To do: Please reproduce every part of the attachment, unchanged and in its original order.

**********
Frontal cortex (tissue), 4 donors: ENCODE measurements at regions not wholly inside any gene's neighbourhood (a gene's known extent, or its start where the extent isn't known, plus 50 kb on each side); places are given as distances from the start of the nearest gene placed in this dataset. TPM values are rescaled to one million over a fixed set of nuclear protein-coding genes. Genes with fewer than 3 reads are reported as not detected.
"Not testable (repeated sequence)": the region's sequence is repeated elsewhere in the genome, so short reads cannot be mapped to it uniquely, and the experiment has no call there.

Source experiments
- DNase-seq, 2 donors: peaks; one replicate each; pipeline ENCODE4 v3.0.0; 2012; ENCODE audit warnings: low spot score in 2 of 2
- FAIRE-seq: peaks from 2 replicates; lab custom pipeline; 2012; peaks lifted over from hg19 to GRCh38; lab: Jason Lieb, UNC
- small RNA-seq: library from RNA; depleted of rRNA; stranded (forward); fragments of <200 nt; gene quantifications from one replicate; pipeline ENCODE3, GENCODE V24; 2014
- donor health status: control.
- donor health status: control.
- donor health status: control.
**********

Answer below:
Frontal cortex (tissue), 4 donors: ENCODE measurements at regions not wholly inside any gene's neighbourhood (a gene's known extent, or its start where the extent isn't known, plus 50 kb on each side); places are given as distances from the start of the nearest gene placed in this dataset. TPM values are rescaled to one million over a fixed set of nuclear protein-coding genes. Genes with fewer than 3 reads are reported as not detected.
"Not testable (repeated sequence)": the region's sequence is repeated elsewhere in the genome, so short reads cannot be mapped to it uniquely, and the experiment has no call there.

Source experiments
- DNase-seq, 2 donors: peaks; one replicate each; pipeline ENCODE4 v3.0.0; 2012; ENCODE audit warnings: low spot score in 2 of 2
- FAIRE-seq: peaks from 2 replicates; lab custom pipeline; 2012; peaks lifted over from hg19 to GRCh38; lab: Jason Lieb, UNC
- small RNA-seq: library from RNA; depleted of rRNA; stranded (forward); fragments of <200 nt; gene quantifications from one replicate; pipeline ENCODE3, GENCODE V24; 2014
- donor health status: control.
- donor health status: control.
- donor health status: control.